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At Least 118 Seattle Cops Have Quit As City Leaders Vow To Defund Police

Seattle, WA – Police data showed that 118 officers have left the Seattle Police Department this year, including some new recruits.

Jason Rantz reported on KTTH Thursday that Seattle police officers were transferring, resigning, and retiring from the department at a higher rate than ever before.

Seattle police promised to release the data on the increased number of separations from the department on Friday.

But Rantz had been requesting the publicly-available information since July and published it on Oct. 15.

Ironically, Seattle PD blamed the multiple delays on staffing shortages on its Public Disclosure Team that handles such requests, KTTH reported.

Rantz said he has requested this same data periodically for years but and has never had to wait to get it before, leading some to the conclusion that the city would prefer not to have residents know about the mass exodus of officers from Seattle at the same time violent crime is skyrocketing.

Seattle PD said it currently had 1,200 officers on the force, but that number doesn’t account for any of the officers who are out on sick leave or administrative leave, KTTH reported.

Sources told Rantz that officers were using their sick leave at higher than normal rates and said many were looking for lateral transfers to police agencies in other cities.

Officers worried that there could be more than 200 departures from the Seattle police before year’s end, according to KTTH.

Normally five-to-seven officers depart per month.

But so far this year, there were 10 separations in May, 10 in July, 14 in August, and a whopping 39 departures in September, KTTH reported.

Most of those leaving were patrol officers, meaning the already overburdened police department will take even longer to respond to 911 calls.

“Your 911 call for help will go unanswered for a significant amount of time,” Seattle Police Officer Guild President Mike Solan told Rantz during an interview on his radio show on KTTH.

Response times for dangerous, in-progress crimes in Seattle between July and September averaged a deplorable nine minutes.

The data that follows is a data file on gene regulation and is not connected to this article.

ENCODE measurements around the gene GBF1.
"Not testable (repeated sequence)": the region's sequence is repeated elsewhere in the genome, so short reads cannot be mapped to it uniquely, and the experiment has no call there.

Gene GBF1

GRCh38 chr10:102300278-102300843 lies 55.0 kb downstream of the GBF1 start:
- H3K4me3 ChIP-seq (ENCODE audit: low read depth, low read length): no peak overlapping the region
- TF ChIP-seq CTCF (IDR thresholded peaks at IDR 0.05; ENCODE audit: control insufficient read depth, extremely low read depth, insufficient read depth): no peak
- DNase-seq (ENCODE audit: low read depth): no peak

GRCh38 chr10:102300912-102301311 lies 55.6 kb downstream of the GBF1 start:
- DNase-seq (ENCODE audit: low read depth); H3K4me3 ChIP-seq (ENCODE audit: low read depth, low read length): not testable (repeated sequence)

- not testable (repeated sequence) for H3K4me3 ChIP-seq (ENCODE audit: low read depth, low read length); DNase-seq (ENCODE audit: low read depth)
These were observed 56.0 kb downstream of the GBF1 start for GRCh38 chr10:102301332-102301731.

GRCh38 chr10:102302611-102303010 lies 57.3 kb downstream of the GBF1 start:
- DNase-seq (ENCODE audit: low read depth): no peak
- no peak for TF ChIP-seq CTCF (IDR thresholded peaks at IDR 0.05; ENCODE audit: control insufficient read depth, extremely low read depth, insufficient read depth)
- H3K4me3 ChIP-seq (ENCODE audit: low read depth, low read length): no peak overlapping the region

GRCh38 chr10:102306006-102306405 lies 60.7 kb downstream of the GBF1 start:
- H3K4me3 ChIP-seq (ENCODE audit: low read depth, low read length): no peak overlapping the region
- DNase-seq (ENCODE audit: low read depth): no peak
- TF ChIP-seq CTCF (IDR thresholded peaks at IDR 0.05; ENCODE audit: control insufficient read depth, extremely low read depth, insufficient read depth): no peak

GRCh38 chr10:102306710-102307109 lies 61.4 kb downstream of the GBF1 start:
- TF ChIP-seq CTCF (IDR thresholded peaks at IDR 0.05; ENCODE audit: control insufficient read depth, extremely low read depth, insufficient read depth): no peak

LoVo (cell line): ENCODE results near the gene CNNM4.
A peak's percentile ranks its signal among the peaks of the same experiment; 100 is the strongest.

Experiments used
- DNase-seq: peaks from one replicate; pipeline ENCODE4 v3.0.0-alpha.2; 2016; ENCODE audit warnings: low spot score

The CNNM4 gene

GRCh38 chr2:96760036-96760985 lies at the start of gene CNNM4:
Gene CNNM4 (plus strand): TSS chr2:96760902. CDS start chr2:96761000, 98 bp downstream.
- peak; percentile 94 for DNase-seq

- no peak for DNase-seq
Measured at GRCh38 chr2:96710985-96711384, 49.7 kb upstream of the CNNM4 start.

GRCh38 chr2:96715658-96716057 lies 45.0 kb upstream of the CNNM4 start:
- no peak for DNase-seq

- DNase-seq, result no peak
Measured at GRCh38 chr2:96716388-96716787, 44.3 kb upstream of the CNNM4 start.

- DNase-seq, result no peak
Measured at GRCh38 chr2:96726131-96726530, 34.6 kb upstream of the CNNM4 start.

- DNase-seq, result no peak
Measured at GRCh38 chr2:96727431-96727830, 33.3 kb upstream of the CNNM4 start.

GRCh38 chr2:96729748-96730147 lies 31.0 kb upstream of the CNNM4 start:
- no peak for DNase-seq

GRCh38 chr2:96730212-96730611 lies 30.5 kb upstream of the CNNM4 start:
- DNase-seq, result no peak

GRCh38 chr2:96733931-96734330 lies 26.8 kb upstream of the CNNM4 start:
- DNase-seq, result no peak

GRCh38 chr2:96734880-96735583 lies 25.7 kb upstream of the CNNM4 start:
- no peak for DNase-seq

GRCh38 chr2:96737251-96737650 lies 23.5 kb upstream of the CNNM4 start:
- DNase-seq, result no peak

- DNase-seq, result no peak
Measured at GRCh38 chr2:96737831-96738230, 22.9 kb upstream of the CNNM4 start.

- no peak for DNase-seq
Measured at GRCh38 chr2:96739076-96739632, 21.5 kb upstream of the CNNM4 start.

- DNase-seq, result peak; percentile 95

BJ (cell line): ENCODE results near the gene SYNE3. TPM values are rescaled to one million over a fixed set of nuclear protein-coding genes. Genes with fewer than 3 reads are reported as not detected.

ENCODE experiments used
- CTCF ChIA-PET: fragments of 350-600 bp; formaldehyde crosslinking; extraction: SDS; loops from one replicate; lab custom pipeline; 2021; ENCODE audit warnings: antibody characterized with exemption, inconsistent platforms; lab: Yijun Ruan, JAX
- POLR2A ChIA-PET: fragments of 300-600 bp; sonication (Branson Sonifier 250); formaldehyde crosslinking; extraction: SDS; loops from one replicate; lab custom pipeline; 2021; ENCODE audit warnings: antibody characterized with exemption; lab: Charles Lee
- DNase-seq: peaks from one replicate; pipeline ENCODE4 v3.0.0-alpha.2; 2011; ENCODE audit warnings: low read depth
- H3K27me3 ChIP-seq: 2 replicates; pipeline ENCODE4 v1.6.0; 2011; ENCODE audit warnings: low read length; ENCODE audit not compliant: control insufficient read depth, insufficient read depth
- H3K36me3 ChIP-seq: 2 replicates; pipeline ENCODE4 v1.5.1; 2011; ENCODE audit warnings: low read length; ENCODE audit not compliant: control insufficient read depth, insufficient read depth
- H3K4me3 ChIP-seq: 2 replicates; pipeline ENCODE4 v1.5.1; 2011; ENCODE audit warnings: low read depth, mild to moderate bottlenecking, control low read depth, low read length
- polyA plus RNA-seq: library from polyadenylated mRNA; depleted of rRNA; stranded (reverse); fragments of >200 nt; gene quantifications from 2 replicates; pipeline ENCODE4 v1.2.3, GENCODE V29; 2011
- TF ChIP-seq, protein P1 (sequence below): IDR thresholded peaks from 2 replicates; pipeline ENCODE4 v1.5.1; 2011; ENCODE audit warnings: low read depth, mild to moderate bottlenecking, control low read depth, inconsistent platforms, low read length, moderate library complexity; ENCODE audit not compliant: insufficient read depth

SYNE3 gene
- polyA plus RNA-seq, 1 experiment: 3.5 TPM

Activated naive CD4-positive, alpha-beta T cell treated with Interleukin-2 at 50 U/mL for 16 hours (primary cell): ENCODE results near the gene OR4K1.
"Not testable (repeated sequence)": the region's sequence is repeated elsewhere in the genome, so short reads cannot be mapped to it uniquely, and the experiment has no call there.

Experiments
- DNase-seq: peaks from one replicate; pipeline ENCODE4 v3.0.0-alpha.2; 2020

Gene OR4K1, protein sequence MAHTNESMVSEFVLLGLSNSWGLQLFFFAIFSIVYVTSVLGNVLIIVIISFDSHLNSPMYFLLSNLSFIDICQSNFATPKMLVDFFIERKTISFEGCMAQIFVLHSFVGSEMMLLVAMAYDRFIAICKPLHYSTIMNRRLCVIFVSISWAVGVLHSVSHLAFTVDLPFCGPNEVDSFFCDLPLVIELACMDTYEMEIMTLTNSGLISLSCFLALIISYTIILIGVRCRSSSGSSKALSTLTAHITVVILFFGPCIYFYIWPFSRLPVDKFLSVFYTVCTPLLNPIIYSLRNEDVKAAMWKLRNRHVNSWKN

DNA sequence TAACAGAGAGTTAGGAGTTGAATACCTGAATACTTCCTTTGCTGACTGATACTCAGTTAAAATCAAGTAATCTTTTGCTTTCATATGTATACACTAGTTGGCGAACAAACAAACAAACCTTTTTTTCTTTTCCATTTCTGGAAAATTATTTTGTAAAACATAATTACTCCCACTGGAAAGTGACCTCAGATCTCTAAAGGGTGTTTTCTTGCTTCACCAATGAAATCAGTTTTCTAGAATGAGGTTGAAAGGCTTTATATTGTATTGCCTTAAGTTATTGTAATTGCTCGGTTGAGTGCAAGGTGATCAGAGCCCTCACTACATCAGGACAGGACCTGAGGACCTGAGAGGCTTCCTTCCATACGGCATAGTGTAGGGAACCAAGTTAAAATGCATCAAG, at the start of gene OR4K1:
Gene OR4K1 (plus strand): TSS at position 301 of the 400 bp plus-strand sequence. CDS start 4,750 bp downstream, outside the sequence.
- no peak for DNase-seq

Seattle PD currently has fewer officers than it had in 1990, KTTH reported.

The population of Seattle, however, has increased by 44 percent in those 30 years.

The number of officers was expected to drop closer to 1,000 as the city council’s budget cuts were implemented and the mayor’s hiring freeze took its toll, KTTH reported.

The last “historically large” exodus of Seattle police officers was in 2018, when 108 officers resigned during the entire year.

“There are lots of people walking out the door,” another officer told KTTH at the time. “This is a mass exodus. We’re losing people left and right. Why stick around when the City Council doesn’t appreciate you? [These officers are] fleeing the ‘Seattle mentality.’”

While Seattle’s population has grown exponentially over the past 40 years, the size of the city’s police force has stayed almost the same, the city’s police union told KCPQ.

“I have never seen the number of officers who are leaving and the way they are leaving,” then-Seattle Police Guild Vice President Rich O’Neill said at the time.

Then-Seattle Police Chief Carmen Best blamed the departures on a lack of support from city leadership at the time.

“We need them to stand up for the work that the officers…have been doing in this organization,” she said at the time. “We’re losing good people, and we know it’s because they feel like they aren’t supported by public officials.”

Dozens of exit interviews from officers who have left Seattle PD showed the devastating effect that the lack of support has had on their morale.

“Criminals are more empowered than people that protect the city,” one officer wrote.

The recent budget cuts associated with defunding the police amidst calls from anti-police activists in recent months have further destroyed officer morale leading to the new historic exodus, KTTH reported.

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Written by
Sandy Malone

Managing Editor - Twitter/@SandyMalone_ - Prior to joining The Police Tribune, Sandy wrote the Politics.Net column for the Wall Street Journal and was managing editor of Campaigns & Elections magazine. More recently, she was an internationally-syndicated columnist for Conde Nast (BRIDES), The Huffington Post, and Monsters and Critics. Sandy is married to a retired police captain and former SWAT commander.

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